Navigating through technology standards can be puzzling and complex, and enterprise IT users would welcome more clarity from standards organisations.
That was the message from attendees at the recent Global Integration Summit held by the Integration Consortium, a non-profit organisation dedicated to easing tecnology integration.
“There’s a lot of confusion,” says John Schmidt, president of the consortium and senior vice president of architecture/engineering at Bank of America.
Specifically, standards organisations could better explain their individual technology and industry focus, and how their offerings compare with standards from other organisations, Schmidt says.
“Clearer positioning would help through an overarching standards spectrum of how [different] standards [and standards bodies] fit and complement each other,” he says.
Taking the current standards situation, “It’s easy to look at it as a mess and that it’s rather hard to understand,” Schmidt says. But he’s heartened by a growing focus on architecting entire IT systems as more and more companies start looking at SOA (services-oriented architecture).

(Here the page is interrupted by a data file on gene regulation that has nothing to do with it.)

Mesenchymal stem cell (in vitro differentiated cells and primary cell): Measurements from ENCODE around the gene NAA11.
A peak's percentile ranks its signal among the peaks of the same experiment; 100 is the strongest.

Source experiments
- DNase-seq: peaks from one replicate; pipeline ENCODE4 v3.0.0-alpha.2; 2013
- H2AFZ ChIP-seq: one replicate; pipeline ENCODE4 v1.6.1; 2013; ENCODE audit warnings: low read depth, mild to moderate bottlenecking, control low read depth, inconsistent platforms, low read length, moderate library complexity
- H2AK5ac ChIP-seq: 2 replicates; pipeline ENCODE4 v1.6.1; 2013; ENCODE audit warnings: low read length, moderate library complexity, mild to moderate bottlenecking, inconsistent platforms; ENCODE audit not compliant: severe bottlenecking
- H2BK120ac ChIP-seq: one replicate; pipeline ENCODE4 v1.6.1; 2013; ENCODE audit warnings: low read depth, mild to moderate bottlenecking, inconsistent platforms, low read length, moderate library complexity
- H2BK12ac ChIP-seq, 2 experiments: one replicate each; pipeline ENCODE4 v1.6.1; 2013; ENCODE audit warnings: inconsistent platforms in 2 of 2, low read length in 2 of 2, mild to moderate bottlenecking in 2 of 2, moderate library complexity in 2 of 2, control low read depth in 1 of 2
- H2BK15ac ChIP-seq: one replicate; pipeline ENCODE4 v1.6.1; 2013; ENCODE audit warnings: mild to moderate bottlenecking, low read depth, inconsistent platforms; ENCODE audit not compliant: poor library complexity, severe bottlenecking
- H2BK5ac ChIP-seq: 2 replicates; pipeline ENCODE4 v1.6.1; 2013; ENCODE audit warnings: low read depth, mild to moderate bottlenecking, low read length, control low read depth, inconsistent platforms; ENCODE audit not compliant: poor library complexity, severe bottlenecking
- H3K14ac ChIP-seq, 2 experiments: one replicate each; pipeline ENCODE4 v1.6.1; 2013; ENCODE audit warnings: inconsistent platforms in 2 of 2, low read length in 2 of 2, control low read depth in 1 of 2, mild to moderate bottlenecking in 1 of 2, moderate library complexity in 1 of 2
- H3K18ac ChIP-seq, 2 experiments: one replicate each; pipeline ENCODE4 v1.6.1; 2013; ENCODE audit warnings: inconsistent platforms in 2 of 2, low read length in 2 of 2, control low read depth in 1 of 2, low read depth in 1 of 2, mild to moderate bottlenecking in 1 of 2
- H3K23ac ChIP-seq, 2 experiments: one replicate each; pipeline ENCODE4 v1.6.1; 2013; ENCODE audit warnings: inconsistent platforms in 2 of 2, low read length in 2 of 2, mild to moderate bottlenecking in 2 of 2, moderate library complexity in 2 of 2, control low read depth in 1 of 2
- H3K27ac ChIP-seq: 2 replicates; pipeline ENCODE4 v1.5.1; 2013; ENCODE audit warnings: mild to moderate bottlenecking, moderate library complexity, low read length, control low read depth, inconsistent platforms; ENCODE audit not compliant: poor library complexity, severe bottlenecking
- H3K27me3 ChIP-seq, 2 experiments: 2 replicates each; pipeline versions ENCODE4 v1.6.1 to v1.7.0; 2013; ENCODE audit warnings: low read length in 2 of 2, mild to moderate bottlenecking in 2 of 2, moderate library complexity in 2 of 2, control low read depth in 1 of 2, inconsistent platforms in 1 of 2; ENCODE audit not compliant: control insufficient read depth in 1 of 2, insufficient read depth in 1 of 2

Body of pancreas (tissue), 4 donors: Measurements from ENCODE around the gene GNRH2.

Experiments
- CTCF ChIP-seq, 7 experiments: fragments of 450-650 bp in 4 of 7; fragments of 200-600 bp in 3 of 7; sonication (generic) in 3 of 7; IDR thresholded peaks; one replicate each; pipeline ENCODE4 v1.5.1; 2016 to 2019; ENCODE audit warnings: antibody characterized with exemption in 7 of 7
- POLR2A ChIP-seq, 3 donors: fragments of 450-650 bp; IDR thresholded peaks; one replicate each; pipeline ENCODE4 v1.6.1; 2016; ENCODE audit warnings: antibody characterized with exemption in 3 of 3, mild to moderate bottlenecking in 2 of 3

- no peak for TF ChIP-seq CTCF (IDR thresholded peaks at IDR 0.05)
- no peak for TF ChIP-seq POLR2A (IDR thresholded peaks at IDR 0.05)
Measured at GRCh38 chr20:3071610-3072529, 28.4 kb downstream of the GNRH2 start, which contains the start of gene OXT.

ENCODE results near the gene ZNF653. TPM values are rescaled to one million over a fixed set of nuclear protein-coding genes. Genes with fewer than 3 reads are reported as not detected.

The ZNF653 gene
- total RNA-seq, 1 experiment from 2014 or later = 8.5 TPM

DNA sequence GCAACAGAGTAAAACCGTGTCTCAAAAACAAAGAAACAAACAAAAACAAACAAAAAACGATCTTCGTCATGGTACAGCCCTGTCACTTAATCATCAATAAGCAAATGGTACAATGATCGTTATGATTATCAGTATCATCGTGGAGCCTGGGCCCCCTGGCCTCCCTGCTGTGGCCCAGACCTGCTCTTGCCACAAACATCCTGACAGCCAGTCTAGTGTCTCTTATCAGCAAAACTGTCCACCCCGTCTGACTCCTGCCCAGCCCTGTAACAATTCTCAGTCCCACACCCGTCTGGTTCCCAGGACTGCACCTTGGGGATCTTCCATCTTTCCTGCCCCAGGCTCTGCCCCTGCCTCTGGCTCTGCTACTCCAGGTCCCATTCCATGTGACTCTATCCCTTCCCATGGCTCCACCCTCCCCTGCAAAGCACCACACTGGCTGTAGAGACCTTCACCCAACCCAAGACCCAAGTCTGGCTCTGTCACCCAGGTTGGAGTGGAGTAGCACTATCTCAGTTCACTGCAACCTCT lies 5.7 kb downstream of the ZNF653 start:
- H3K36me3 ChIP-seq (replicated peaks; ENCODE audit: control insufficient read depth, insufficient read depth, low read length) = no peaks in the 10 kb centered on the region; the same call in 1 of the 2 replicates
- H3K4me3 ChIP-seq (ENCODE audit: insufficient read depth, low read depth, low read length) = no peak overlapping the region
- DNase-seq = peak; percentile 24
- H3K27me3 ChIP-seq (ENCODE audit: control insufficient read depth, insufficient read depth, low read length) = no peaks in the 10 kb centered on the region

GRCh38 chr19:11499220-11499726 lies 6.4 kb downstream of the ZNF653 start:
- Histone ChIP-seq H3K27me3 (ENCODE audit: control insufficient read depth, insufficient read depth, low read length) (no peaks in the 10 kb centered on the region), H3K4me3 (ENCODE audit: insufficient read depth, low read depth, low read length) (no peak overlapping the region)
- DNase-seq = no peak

In the past, firms tended to focus more on the design of specific pieces of their IT systems and less on taking a structured, disciplined approach to building all their enterprise applications, and ensuring all their tools and technologies embodied best practices. Bank of America is using SOA and is finding it “a very effective architectural strategy,” Schmidt says.
Members of the Integration Consortium include American Express, Pfizer, hardware and software vendors, and academic institutions.